- The first F-15A flight was made on 27 July 1972, culminating one of the most successful aircraft development and procurement programs in Air Force history. After an accident-free test and evaluation period, the first aircraft was delivered in November 1974. In January 1976, the first Eagle destined for a combat squadron was delivered to the 1st Tactical Fighter Wing at Langley Air Force Base, Va. Three hundred and sixty-five F-15As were built before production of the F-15C began in 1978. In January 1982, the 48th Fighter-Interceptor Squadron at Langley Air Force Base became the first Air Force air defense squadron to transition to the F-15. After twenty years of service, the F-15A was reassigned from active duty Air Force fighter squadrons to Air National Guard units. The F-15A is flown by Air National Guard squadrons in the states of Oregon, Missouri, Georgia, Louisiana, Hawaii, and Massachussets.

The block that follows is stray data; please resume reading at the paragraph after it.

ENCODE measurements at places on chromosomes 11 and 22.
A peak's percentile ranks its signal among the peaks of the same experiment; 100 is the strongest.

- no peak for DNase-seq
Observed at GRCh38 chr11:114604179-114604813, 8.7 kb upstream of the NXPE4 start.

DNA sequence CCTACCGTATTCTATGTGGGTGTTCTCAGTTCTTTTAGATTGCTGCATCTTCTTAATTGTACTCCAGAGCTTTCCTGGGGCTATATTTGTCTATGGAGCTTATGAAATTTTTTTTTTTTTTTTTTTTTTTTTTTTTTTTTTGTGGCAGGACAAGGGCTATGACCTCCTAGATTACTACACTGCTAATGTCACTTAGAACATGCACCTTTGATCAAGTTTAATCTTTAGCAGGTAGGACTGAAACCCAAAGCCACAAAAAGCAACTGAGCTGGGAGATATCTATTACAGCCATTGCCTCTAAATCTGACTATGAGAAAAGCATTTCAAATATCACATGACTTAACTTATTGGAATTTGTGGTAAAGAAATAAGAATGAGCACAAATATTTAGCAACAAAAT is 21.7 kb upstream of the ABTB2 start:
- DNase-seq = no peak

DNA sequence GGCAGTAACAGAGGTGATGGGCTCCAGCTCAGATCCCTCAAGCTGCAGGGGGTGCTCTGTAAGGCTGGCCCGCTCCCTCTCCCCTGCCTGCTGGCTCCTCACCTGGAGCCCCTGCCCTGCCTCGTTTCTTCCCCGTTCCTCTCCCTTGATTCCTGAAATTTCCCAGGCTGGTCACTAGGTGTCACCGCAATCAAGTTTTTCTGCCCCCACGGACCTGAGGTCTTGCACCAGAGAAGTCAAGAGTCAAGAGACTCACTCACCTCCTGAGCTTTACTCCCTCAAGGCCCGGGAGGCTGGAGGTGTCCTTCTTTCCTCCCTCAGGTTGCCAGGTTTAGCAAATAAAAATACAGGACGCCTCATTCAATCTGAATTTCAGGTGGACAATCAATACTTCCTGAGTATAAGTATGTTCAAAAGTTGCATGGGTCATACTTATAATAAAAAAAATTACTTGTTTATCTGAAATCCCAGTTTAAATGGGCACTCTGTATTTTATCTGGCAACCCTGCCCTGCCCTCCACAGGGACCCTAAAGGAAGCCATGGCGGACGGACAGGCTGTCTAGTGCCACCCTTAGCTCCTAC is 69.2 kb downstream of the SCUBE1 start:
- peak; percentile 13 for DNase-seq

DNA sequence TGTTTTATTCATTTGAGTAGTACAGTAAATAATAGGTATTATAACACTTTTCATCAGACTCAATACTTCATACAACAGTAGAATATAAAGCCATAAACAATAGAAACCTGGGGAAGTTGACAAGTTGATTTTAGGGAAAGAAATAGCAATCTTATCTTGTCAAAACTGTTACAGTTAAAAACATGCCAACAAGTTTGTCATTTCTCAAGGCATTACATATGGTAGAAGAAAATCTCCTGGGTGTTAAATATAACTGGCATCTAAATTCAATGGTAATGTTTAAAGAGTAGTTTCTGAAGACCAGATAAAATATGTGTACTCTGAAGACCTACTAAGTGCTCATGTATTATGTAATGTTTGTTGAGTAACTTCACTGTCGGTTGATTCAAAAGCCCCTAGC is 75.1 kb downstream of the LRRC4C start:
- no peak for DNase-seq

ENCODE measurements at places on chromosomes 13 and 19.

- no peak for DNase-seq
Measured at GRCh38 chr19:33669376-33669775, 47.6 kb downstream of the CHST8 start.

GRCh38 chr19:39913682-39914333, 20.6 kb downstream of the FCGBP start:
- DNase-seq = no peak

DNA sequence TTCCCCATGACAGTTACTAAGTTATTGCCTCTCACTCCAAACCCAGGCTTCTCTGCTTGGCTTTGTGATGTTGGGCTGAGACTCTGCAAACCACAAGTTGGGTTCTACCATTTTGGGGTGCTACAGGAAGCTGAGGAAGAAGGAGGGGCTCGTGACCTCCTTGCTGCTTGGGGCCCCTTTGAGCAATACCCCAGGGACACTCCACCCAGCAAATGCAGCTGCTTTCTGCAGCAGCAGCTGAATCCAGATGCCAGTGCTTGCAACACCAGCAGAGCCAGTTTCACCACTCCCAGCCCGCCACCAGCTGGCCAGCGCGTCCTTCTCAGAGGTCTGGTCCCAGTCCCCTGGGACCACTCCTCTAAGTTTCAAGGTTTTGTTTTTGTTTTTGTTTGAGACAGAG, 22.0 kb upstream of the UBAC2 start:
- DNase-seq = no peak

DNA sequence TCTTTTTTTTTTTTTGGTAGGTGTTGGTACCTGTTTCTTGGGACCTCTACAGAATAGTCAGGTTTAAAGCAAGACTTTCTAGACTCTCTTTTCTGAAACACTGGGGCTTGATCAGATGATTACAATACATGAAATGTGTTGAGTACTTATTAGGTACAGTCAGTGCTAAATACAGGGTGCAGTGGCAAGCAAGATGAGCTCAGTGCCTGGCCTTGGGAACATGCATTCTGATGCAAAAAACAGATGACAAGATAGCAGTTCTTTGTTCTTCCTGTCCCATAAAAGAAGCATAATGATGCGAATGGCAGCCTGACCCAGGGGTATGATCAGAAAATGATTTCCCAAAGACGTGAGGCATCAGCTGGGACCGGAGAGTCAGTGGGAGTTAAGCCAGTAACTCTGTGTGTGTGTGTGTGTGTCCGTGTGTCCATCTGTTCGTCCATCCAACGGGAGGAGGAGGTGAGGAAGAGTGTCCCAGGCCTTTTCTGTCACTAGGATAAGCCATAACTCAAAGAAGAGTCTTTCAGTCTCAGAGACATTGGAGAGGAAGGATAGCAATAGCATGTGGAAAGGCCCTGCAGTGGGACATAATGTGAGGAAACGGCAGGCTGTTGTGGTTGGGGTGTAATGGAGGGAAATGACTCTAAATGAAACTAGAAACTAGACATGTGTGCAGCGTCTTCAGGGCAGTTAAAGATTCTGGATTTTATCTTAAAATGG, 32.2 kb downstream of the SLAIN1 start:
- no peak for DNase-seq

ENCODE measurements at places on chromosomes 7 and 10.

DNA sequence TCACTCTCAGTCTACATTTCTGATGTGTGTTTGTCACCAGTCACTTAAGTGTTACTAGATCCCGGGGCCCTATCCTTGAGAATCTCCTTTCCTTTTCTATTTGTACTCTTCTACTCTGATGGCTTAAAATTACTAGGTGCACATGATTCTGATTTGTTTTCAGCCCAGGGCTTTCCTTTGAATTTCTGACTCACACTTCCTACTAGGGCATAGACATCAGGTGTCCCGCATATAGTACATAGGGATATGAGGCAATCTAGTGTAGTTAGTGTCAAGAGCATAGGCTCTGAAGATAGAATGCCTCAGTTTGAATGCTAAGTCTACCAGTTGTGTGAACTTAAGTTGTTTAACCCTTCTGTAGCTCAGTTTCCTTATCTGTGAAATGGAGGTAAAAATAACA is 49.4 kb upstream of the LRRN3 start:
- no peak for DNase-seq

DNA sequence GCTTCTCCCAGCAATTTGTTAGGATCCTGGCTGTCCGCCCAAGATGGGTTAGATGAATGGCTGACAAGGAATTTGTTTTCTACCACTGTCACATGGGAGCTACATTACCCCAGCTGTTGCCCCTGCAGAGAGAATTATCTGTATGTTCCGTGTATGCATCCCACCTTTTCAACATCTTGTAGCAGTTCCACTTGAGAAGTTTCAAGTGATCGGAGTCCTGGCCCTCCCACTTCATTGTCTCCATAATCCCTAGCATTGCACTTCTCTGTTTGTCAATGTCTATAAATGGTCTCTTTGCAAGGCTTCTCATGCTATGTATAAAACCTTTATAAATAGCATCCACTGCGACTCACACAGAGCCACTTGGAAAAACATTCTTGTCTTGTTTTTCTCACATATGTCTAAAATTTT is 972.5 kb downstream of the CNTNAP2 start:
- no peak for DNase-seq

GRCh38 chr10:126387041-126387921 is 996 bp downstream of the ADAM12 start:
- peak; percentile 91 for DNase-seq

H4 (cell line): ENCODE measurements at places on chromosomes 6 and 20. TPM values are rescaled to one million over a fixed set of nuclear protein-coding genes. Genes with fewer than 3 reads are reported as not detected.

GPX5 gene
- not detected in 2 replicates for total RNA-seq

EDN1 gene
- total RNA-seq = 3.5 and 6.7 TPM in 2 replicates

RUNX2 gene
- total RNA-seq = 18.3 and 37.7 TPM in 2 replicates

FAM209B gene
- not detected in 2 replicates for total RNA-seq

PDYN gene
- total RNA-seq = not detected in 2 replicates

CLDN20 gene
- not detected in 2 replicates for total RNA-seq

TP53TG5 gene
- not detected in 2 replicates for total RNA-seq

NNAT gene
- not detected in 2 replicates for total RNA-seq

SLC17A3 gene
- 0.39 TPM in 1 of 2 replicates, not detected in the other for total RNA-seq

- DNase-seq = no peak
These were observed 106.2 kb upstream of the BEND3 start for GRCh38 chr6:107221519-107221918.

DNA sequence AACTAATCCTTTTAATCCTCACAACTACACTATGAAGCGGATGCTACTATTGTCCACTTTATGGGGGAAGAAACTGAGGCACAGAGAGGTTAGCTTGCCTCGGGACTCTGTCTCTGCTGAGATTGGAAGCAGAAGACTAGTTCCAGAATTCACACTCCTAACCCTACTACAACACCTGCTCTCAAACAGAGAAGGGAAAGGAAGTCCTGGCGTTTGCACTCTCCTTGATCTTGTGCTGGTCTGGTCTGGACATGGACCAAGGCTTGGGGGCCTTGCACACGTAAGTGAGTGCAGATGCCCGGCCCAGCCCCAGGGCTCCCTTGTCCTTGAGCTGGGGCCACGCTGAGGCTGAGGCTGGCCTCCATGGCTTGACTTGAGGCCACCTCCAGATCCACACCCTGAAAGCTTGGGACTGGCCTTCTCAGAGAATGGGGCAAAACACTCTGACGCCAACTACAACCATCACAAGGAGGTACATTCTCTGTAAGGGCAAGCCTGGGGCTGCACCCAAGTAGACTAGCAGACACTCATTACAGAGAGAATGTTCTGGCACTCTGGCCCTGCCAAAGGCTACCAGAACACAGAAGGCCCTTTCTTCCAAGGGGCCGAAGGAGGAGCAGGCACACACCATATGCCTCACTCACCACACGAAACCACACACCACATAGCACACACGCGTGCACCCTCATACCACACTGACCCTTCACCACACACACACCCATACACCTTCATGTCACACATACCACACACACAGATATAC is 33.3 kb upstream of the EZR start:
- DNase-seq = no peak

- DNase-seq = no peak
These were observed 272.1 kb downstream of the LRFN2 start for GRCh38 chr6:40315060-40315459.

- The first flight of the two-seat F-15B (formerly TF-15A) trainer was made in July 1973. The first F-15B Eagle was delivered in November 1974 to the 58th Tactical Training Wing, Luke Air Force Base, Ariz., where pilot training was accomplished in both F-15A and B aircraft. The F-15B incorporates a tandem seating configuration, with a second crewmember position aft of the pilot's seat. The primary purpose of the F-15B is aircrew training, with an instructor pilot occupying the rear seat while an upgrading pilot mans the front seat controls. The rear seat pilot has a full set of flight controls and can fly the aircraft throughout the envelope, including takeoff and landing. Even though space is sacrificed to accomodate the second crew member, the F-15B retains the same warfighting capability as the F-15A. In keeping with the trainer concept, however, the rear seat is not equipped with controls for the combat avionics and weaponry. In fact, the rear seat is not a mandatory crew position, and F-15Bs are often flown with empty rear cockpits.